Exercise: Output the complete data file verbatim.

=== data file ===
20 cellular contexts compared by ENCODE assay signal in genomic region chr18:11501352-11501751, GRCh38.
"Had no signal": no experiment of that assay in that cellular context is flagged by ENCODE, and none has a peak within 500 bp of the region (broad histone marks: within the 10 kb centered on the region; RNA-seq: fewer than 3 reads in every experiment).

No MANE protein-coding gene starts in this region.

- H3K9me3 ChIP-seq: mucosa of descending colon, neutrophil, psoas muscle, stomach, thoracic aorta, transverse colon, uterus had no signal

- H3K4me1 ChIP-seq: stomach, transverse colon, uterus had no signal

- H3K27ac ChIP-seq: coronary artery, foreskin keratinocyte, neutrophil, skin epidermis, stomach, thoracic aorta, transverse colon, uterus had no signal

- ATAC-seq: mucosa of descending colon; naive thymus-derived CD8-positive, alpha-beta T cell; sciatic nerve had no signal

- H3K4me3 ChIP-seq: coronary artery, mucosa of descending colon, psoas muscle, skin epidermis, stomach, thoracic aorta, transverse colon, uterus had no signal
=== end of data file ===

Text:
20 cellular contexts compared by ENCODE assay signal in genomic region chr18:11501352-11501751, GRCh38.
"Had no signal": no experiment of that assay in that cellular context is flagged by ENCODE, and none has a peak within 500 bp of the region (broad histone marks: within the 10 kb centered on the region; RNA-seq: fewer than 3 reads in every experiment).

No MANE protein-coding gene starts in this region.

- H3K9me3 ChIP-seq: mucosa of descending colon, neutrophil, psoas muscle, stomach, thoracic aorta, transverse colon, uterus had no signal

- H3K4me1 ChIP-seq: stomach, transverse colon, uterus had no signal

- H3K27ac ChIP-seq: coronary artery, foreskin keratinocyte, neutrophil, skin epidermis, stomach, thoracic aorta, transverse colon, uterus had no signal

- ATAC-seq: mucosa of descending colon; naive thymus-derived CD8-positive, alpha-beta T cell; sciatic nerve had no signal

- H3K4me3 ChIP-seq: coronary artery, mucosa of descending colon, psoas muscle, skin epidermis, stomach, thoracic aorta, transverse colon, uterus had no signal